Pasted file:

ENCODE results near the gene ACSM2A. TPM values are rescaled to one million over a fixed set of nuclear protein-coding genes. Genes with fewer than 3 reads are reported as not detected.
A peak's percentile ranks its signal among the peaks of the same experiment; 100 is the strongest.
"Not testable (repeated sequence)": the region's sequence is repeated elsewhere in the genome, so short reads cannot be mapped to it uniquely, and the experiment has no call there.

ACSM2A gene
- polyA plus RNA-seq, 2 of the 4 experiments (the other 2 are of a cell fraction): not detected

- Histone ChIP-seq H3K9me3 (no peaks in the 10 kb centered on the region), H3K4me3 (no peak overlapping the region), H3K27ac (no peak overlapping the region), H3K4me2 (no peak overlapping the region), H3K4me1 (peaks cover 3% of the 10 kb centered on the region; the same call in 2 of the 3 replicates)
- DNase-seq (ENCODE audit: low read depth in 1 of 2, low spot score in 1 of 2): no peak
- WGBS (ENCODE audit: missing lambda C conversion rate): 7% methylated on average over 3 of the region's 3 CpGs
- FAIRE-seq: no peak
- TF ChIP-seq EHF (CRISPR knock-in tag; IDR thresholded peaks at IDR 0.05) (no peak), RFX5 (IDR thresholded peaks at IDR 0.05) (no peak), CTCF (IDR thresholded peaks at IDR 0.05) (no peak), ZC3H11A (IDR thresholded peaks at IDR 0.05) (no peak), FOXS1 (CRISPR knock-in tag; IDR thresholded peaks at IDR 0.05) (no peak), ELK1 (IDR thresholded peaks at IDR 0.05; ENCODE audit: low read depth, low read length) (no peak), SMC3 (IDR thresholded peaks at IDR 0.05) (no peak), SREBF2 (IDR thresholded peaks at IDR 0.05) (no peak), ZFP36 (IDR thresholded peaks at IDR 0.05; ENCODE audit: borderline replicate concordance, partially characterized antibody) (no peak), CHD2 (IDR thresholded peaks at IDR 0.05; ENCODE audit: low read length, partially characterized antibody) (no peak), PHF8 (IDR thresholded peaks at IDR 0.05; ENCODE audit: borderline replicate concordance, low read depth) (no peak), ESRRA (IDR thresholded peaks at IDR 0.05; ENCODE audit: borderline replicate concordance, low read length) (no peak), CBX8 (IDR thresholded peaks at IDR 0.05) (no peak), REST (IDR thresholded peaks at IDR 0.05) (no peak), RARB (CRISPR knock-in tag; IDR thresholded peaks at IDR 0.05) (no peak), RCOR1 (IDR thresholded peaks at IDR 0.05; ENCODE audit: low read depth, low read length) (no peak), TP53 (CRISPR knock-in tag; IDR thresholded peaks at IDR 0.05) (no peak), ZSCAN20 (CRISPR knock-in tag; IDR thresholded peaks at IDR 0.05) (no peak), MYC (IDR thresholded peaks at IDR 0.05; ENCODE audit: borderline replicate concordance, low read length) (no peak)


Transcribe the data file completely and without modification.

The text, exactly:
ENCODE results near the gene ACSM2A. TPM values are rescaled to one million over a fixed set of nuclear protein-coding genes. Genes with fewer than 3 reads are reported as not detected.
A peak's percentile ranks its signal among the peaks of the same experiment; 100 is the strongest.
"Not testable (repeated sequence)": the region's sequence is repeated elsewhere in the genome, so short reads cannot be mapped to it uniquely, and the experiment has no call there.

ACSM2A gene
- polyA plus RNA-seq, 2 of the 4 experiments (the other 2 are of a cell fraction): not detected

- Histone ChIP-seq H3K9me3 (no peaks in the 10 kb centered on the region), H3K4me3 (no peak overlapping the region), H3K27ac (no peak overlapping the region), H3K4me2 (no peak overlapping the region), H3K4me1 (peaks cover 3% of the 10 kb centered on the region; the same call in 2 of the 3 replicates)
- DNase-seq (ENCODE audit: low read depth in 1 of 2, low spot score in 1 of 2): no peak
- WGBS (ENCODE audit: missing lambda C conversion rate): 7% methylated on average over 3 of the region's 3 CpGs
- FAIRE-seq: no peak
- TF ChIP-seq EHF (CRISPR knock-in tag; IDR thresholded peaks at IDR 0.05) (no peak), RFX5 (IDR thresholded peaks at IDR 0.05) (no peak), CTCF (IDR thresholded peaks at IDR 0.05) (no peak), ZC3H11A (IDR thresholded peaks at IDR 0.05) (no peak), FOXS1 (CRISPR knock-in tag; IDR thresholded peaks at IDR 0.05) (no peak), ELK1 (IDR thresholded peaks at IDR 0.05; ENCODE audit: low read depth, low read length) (no peak), SMC3 (IDR thresholded peaks at IDR 0.05) (no peak), SREBF2 (IDR thresholded peaks at IDR 0.05) (no peak), ZFP36 (IDR thresholded peaks at IDR 0.05; ENCODE audit: borderline replicate concordance, partially characterized antibody) (no peak), CHD2 (IDR thresholded peaks at IDR 0.05; ENCODE audit: low read length, partially characterized antibody) (no peak), PHF8 (IDR thresholded peaks at IDR 0.05; ENCODE audit: borderline replicate concordance, low read depth) (no peak), ESRRA (IDR thresholded peaks at IDR 0.05; ENCODE audit: borderline replicate concordance, low read length) (no peak), CBX8 (IDR thresholded peaks at IDR 0.05) (no peak), REST (IDR thresholded peaks at IDR 0.05) (no peak), RARB (CRISPR knock-in tag; IDR thresholded peaks at IDR 0.05) (no peak), RCOR1 (IDR thresholded peaks at IDR 0.05; ENCODE audit: low read depth, low read length) (no peak), TP53 (CRISPR knock-in tag; IDR thresholded peaks at IDR 0.05) (no peak), ZSCAN20 (CRISPR knock-in tag; IDR thresholded peaks at IDR 0.05) (no peak), MYC (IDR thresholded peaks at IDR 0.05; ENCODE audit: borderline replicate concordance, low read length) (no peak)